On the other hand, Kurokawa [18] found that the modification in impedance due to the change in crack width was not significant in plates of Inconel 600 [19] with inserted fatigue cracks, except for values below a certain threshold, from which there is a sudden signal decrease. A corresponding conclusion was found by Nakagawa et al. [13]. For flaws parallel to current propagation, Ross and Lord [4] noticed a similarity between the fatigue crack and EDM notch signals. The complex and jagged crack shape could cause significant current interruption, whereas the straight path of the EDM notch, although much wider, interrupts nearly the same amount of current.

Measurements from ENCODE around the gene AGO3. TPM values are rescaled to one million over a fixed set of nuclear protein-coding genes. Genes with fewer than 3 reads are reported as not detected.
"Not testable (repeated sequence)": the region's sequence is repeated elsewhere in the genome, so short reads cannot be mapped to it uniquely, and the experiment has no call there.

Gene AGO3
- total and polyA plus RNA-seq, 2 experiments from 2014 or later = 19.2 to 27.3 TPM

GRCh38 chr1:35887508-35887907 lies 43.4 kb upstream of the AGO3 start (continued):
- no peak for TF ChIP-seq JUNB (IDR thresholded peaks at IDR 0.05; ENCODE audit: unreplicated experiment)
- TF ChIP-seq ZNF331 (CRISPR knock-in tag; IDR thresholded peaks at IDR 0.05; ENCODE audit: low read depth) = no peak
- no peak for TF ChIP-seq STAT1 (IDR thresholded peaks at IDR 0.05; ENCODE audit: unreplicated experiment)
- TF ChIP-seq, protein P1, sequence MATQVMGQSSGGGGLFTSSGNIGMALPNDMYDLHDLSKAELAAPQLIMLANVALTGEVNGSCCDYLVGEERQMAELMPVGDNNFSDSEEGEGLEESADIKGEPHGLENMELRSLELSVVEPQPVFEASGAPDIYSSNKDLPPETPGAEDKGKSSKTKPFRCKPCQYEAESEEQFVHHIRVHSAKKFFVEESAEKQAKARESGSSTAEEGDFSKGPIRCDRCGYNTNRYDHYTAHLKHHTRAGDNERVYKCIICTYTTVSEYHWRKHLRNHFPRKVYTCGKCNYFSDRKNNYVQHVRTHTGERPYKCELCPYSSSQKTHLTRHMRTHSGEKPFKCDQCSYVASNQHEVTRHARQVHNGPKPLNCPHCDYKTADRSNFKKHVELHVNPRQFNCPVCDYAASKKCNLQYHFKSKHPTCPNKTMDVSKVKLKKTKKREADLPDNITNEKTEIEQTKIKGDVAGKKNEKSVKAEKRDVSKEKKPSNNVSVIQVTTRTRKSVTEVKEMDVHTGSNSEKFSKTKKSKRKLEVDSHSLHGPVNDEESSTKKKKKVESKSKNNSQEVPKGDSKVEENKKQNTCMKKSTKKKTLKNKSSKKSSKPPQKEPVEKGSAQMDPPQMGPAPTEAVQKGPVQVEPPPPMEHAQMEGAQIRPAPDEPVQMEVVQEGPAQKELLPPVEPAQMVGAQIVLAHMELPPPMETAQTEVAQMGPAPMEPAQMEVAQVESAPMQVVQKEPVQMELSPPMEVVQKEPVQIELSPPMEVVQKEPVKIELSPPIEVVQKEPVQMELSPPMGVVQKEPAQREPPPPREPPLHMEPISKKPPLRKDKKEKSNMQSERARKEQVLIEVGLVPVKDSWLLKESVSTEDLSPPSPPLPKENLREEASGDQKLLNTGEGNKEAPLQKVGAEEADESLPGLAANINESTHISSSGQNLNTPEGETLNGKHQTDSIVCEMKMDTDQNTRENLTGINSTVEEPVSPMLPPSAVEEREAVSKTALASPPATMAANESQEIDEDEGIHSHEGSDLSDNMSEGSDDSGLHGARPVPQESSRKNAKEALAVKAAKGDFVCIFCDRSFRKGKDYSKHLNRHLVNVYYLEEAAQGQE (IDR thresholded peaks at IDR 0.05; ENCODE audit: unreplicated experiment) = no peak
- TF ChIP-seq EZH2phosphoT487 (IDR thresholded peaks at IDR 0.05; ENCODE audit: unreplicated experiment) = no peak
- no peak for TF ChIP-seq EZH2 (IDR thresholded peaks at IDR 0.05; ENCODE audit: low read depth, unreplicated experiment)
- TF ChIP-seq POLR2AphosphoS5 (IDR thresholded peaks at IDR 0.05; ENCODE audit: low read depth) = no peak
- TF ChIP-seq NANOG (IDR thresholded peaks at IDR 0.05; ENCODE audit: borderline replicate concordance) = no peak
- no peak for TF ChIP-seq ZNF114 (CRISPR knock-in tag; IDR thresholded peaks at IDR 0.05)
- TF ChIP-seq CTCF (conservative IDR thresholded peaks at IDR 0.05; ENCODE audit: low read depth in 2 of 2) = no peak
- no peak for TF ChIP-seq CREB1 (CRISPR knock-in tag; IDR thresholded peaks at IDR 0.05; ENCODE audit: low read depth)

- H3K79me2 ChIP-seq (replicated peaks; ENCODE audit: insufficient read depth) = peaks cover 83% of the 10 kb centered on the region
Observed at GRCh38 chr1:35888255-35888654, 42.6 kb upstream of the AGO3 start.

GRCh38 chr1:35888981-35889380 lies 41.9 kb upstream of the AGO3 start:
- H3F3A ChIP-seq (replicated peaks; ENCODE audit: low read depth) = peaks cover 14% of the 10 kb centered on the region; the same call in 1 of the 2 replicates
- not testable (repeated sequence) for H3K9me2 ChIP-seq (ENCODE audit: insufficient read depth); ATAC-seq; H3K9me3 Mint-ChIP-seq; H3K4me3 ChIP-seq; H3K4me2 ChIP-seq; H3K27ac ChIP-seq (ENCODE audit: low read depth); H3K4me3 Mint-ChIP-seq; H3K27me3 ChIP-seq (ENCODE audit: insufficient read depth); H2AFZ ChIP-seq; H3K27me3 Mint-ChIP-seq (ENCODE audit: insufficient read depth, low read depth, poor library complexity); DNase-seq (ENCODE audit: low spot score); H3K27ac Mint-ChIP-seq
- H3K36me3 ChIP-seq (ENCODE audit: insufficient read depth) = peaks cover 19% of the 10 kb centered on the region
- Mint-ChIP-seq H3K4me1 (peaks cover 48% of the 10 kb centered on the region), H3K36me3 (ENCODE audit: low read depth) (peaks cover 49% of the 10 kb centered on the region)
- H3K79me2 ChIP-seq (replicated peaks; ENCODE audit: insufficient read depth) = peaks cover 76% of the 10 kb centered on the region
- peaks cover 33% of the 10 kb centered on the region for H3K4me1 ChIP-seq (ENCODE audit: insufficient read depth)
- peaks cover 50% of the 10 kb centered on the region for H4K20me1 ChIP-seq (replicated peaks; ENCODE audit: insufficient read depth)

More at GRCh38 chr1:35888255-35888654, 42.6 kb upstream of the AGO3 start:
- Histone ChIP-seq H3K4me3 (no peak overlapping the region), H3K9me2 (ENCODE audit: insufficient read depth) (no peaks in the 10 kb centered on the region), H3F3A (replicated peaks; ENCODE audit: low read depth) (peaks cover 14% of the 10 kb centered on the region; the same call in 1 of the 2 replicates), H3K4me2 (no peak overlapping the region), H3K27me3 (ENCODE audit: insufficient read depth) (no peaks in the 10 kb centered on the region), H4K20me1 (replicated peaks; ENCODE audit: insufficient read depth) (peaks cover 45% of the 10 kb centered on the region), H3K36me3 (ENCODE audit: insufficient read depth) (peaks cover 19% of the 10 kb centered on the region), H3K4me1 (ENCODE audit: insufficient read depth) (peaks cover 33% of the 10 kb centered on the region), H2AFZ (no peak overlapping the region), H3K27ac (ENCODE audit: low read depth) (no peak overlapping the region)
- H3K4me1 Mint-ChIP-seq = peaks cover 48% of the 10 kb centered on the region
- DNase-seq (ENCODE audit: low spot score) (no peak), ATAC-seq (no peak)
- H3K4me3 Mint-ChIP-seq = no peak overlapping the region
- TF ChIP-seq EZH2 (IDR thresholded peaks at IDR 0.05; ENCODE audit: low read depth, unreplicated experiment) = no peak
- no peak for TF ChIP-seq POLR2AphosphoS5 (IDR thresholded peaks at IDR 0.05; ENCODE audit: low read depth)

Some crack characteristics also has the potential to change remarkably the signal obtained. The crack closure effect may create electrical contacts inside the cracks as a result of flaw geometry and presence of oxides and asperities. It generates a short circuit of eddy current flow around the crack and may change the response considerably [3,13]. Some authors [4,20] also highlighted that cracks have their interface affected by compressive stresses, presenting a reduction in signal amplitude as the probability to create electrical contacts is higher. Additional branches in cracks surface that may boost the eddy current indications were also pointed by Lahdenperä [8] as a possible reason of the underestimation in sizing of thermal fatigue cracks. Other authors warned about the possibility of response distortions due to the influence of deformations and of the resolidification region [4], for narrower defects, and also about the inspected surface roughness [21]. Finally, Esquivel and Kim [22] noticed that for wider cracks, the signal change is closer to the lift-off change, whereas for very narrow cracks the signal modification is analogous to conductivity variation since the contact points induces a sparse variation in crack conductivity.